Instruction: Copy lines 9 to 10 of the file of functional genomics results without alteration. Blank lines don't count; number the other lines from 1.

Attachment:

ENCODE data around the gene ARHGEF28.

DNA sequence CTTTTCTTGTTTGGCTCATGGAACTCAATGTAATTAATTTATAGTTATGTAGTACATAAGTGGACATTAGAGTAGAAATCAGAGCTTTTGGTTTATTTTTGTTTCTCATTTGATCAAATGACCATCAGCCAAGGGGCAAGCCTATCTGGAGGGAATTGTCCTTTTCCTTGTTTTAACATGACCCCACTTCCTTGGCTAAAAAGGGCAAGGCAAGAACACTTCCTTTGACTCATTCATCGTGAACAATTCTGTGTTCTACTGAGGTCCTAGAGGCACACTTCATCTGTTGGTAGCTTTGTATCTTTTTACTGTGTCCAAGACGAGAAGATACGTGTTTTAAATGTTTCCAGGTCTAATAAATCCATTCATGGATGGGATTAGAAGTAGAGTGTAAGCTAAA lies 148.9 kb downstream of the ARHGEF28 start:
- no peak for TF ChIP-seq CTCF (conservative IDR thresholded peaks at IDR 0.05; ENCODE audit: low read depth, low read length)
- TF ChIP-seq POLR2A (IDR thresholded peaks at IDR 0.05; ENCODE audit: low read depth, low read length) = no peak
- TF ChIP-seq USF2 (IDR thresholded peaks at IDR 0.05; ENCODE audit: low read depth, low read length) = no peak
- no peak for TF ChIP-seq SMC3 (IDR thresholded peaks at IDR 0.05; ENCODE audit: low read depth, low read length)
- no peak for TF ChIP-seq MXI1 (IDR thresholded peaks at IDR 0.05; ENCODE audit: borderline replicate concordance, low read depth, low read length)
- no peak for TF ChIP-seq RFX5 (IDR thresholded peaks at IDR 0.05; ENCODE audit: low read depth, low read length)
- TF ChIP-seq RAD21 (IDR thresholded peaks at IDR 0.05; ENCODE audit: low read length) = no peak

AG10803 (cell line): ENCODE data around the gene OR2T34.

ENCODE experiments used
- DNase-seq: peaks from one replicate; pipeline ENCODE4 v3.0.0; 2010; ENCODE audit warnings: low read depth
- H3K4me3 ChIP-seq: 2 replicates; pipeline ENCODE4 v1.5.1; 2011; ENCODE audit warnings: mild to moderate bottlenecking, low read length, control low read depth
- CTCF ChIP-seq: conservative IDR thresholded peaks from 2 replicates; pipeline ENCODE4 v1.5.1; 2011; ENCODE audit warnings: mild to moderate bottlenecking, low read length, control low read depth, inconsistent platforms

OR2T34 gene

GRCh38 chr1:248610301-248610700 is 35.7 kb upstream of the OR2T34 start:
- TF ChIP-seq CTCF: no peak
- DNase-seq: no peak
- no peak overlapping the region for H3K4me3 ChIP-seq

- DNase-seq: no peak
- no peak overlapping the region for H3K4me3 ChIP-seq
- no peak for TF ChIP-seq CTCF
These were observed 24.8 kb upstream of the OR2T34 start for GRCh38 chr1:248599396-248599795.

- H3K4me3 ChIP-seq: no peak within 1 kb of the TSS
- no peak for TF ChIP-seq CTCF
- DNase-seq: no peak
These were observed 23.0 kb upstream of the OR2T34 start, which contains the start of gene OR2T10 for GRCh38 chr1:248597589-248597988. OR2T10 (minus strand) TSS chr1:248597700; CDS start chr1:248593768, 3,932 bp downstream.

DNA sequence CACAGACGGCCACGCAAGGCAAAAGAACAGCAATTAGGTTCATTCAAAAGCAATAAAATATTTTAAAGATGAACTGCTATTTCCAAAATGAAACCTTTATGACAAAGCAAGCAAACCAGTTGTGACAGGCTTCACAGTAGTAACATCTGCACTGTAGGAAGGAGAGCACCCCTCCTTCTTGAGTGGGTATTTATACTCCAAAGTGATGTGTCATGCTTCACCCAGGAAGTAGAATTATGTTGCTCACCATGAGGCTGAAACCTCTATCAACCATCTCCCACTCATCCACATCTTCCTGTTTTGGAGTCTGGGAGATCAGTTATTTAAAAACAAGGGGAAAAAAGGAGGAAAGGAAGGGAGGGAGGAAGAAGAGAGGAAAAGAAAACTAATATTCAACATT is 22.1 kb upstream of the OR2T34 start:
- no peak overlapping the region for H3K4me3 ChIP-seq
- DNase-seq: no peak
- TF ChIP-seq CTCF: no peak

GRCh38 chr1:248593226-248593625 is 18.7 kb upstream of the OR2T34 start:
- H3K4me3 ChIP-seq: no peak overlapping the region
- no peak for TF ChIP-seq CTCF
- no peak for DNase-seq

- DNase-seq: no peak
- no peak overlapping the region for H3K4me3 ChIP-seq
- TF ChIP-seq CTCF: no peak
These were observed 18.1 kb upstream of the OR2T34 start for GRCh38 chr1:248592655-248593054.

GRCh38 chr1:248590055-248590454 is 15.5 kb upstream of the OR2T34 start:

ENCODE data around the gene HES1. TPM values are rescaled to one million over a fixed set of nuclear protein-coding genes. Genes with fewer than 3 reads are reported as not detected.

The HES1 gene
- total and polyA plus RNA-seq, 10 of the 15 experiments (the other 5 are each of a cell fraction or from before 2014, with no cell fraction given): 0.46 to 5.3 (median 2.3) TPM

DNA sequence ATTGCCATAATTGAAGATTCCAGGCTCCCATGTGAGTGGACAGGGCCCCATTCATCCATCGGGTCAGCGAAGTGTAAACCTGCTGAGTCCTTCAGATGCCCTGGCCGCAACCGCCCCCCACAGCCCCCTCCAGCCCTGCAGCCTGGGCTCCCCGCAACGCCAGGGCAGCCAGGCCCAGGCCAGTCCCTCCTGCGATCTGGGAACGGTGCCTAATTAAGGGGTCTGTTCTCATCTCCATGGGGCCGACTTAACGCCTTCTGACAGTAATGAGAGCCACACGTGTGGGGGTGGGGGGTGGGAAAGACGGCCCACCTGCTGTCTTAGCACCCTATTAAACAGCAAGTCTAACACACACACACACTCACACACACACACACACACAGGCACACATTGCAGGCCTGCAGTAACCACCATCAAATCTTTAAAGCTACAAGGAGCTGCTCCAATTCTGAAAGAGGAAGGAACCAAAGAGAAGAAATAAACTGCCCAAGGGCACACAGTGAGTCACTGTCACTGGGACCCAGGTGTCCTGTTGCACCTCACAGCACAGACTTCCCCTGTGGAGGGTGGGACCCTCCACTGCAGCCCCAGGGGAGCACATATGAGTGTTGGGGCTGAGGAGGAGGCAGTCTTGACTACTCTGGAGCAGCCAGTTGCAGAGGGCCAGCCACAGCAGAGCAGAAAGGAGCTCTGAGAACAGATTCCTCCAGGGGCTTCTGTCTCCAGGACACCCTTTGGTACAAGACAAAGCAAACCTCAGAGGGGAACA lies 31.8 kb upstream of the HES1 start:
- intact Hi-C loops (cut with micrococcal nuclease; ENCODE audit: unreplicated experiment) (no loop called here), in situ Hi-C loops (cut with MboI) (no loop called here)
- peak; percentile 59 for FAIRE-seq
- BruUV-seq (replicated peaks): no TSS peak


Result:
- TF ChIP-seq RAD21 (IDR thresholded peaks at IDR 0.05; ENCODE audit: low read length) = no peak

AG10803 (cell line): ENCODE data around the gene OR2T34.